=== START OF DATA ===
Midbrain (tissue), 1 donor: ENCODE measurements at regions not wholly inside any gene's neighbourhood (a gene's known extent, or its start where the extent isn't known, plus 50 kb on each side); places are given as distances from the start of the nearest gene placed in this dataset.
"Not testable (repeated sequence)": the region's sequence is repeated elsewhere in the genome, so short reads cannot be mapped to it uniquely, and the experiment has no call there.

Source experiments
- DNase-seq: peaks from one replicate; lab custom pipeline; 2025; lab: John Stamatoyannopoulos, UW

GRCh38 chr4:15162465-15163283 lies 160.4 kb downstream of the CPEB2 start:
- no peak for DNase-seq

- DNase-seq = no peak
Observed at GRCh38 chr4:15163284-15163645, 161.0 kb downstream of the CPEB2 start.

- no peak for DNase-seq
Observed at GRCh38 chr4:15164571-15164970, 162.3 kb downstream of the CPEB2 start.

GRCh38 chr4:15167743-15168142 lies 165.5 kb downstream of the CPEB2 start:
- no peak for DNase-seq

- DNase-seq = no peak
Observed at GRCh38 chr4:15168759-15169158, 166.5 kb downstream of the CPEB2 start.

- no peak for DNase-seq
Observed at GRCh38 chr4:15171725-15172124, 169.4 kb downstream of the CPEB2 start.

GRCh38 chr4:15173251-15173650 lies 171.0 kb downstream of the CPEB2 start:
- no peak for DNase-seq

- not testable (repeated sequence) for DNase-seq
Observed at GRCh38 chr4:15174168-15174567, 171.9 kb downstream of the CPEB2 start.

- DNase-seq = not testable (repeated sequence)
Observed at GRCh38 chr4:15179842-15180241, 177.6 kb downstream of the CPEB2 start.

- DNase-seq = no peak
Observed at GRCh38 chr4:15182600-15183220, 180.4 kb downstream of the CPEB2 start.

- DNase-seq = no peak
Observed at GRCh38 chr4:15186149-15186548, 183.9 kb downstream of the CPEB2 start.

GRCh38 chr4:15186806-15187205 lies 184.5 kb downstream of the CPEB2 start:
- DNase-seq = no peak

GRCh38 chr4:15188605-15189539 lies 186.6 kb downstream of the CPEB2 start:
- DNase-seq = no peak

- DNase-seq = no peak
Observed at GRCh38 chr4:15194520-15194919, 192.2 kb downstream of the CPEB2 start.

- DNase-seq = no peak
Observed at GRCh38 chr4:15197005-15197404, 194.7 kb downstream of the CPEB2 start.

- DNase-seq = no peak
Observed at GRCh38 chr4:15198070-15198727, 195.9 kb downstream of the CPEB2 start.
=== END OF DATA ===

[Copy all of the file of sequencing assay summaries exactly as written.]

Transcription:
Midbrain (tissue), 1 donor: ENCODE measurements at regions not wholly inside any gene's neighbourhood (a gene's known extent, or its start where the extent isn't known, plus 50 kb on each side); places are given as distances from the start of the nearest gene placed in this dataset.
"Not testable (repeated sequence)": the region's sequence is repeated elsewhere in the genome, so short reads cannot be mapped to it uniquely, and the experiment has no call there.

Source experiments
- DNase-seq: peaks from one replicate; lab custom pipeline; 2025; lab: John Stamatoyannopoulos, UW

GRCh38 chr4:15162465-15163283 lies 160.4 kb downstream of the CPEB2 start:
- no peak for DNase-seq

- DNase-seq = no peak
Observed at GRCh38 chr4:15163284-15163645, 161.0 kb downstream of the CPEB2 start.

- no peak for DNase-seq
Observed at GRCh38 chr4:15164571-15164970, 162.3 kb downstream of the CPEB2 start.

GRCh38 chr4:15167743-15168142 lies 165.5 kb downstream of the CPEB2 start:
- no peak for DNase-seq

- DNase-seq = no peak
Observed at GRCh38 chr4:15168759-15169158, 166.5 kb downstream of the CPEB2 start.

- no peak for DNase-seq
Observed at GRCh38 chr4:15171725-15172124, 169.4 kb downstream of the CPEB2 start.

GRCh38 chr4:15173251-15173650 lies 171.0 kb downstream of the CPEB2 start:
- no peak for DNase-seq

- not testable (repeated sequence) for DNase-seq
Observed at GRCh38 chr4:15174168-15174567, 171.9 kb downstream of the CPEB2 start.

- DNase-seq = not testable (repeated sequence)
Observed at GRCh38 chr4:15179842-15180241, 177.6 kb downstream of the CPEB2 start.

- DNase-seq = no peak
Observed at GRCh38 chr4:15182600-15183220, 180.4 kb downstream of the CPEB2 start.

- DNase-seq = no peak
Observed at GRCh38 chr4:15186149-15186548, 183.9 kb downstream of the CPEB2 start.

GRCh38 chr4:15186806-15187205 lies 184.5 kb downstream of the CPEB2 start:
- DNase-seq = no peak

GRCh38 chr4:15188605-15189539 lies 186.6 kb downstream of the CPEB2 start:
- DNase-seq = no peak

- DNase-seq = no peak
Observed at GRCh38 chr4:15194520-15194919, 192.2 kb downstream of the CPEB2 start.

- DNase-seq = no peak
Observed at GRCh38 chr4:15197005-15197404, 194.7 kb downstream of the CPEB2 start.

- DNase-seq = no peak
Observed at GRCh38 chr4:15198070-15198727, 195.9 kb downstream of the CPEB2 start.